The red junglefowl was first domesticated at least five thousand years ago in Asia, since then it has spread around the world, and the domestic form is kept globally as a very productive food source of both meat and eggs.
Male and female birds show very strong sexual dimorphism. Males are much larger; they have large red fleshy wattles and comb on the head. The tail is composed of long, arching feathers that initially look black but shimmer with blue, purple and green in good light. The female has no fleshy wattles or comb on the head.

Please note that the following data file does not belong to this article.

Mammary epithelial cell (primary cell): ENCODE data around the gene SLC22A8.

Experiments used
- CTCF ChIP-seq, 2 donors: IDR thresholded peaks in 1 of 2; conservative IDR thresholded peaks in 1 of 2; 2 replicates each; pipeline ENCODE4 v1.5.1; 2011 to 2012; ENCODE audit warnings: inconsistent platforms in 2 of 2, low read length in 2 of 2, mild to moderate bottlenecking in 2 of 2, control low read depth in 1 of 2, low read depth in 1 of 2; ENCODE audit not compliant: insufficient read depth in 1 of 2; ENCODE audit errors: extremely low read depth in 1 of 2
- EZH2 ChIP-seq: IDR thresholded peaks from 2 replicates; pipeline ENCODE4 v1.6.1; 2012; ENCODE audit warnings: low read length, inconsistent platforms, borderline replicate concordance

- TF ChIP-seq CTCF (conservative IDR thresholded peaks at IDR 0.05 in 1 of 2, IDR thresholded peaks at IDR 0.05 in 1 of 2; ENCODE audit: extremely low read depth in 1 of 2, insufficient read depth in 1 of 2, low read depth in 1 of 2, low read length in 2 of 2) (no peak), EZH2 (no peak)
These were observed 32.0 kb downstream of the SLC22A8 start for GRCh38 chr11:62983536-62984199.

They are omnivorous and feed on insects, seeds and fruits including those that are cultivated such as those of the oil palm. Red junglefowl regularly bathe in dust to keep just the right balance in their plumage.The dust absorbs extra oil and subsequently falls off